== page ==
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How to study mathematics rigorously

  1. Jan 12, 2013 #1
    I've come to these forums a lot, but I don't think I've ever really posted--so here goes number one.

    I am a freshman in a large public university, and I just recently switched over to mathematics/economics as my majors. I was originally an engineering major, but I abandoned ship because it was way too practical for me (weird, I know...). I just finished multivariable calculus, and I did fairly well in it (A+) which prompted me to consider studying mathematics more rigorously. I never really liked math; I saw it as a bunch of rules mainly because that's how it was always taught to me. Though, I'm really interested now because I've realized mathematics is the language of every science. I've come to believe (inform me if I'm wrong) that I can penetrate into any science by picking up a book insofar as I know the underlying mathematics.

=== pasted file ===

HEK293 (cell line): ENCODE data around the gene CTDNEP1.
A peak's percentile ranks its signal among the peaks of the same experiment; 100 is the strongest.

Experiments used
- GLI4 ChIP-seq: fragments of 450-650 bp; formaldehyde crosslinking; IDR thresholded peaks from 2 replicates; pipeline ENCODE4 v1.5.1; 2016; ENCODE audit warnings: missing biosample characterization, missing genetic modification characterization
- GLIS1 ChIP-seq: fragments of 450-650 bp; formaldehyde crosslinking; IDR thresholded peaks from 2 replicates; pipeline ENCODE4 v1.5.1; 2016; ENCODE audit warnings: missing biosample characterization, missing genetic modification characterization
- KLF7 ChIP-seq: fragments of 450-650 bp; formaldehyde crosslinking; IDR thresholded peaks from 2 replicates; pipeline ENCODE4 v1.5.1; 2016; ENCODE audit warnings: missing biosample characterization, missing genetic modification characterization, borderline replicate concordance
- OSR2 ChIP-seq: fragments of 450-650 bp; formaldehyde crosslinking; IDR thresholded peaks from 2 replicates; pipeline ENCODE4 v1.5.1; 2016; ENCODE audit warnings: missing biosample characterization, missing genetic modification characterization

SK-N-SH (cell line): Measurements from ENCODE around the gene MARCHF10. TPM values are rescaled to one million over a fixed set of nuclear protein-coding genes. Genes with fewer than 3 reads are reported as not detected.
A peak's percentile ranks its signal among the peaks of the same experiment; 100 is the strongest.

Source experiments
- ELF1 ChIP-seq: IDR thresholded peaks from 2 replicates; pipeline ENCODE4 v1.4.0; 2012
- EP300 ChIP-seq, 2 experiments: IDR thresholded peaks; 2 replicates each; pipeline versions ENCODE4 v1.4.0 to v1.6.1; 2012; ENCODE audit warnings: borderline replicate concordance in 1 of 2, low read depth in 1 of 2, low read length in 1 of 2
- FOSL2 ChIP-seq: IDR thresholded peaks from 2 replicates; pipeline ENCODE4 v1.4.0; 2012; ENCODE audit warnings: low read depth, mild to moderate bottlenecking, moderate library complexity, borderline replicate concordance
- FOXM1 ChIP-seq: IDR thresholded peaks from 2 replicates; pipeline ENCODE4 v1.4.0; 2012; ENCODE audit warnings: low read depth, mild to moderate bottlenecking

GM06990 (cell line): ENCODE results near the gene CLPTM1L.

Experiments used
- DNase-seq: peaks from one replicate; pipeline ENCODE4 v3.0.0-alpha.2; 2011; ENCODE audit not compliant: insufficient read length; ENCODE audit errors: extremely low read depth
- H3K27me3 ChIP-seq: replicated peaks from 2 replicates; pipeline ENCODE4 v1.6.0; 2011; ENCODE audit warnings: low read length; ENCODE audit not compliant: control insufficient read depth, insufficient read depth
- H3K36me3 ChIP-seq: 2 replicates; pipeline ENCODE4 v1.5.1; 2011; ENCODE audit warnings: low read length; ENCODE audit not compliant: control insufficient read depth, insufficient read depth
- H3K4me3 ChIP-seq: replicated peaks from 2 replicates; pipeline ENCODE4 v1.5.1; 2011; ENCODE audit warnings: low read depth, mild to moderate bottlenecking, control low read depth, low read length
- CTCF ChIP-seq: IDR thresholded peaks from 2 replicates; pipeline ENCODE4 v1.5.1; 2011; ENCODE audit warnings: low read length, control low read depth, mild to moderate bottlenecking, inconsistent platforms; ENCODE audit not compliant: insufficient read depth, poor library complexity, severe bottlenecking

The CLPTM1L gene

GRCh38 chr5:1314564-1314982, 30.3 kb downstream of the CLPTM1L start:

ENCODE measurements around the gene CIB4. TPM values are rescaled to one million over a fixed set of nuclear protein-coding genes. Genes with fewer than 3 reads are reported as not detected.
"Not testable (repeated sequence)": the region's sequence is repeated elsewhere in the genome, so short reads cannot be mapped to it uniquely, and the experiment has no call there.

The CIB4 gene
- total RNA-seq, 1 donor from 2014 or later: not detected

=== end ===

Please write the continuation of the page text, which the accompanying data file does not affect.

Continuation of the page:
So I have a few questions: Would you say that everyone is capable of learning very high-end mathematics and proofs? If you think not everyone is capable, what percentage of the population do you think can fully understand Maxwell's equations, real analysis etc..? I do find myself struggling sometimes, but I'm not sure if this is normal or not.

    How do I go about learning math on my own? Should I buy textbooks? Just solve a ton of problems until I develop the intuition? Just wait 4 years by going through college?

    Any thoughts would be appreciated. Just chime in with whatever insights/personal experiences to add to the discussion.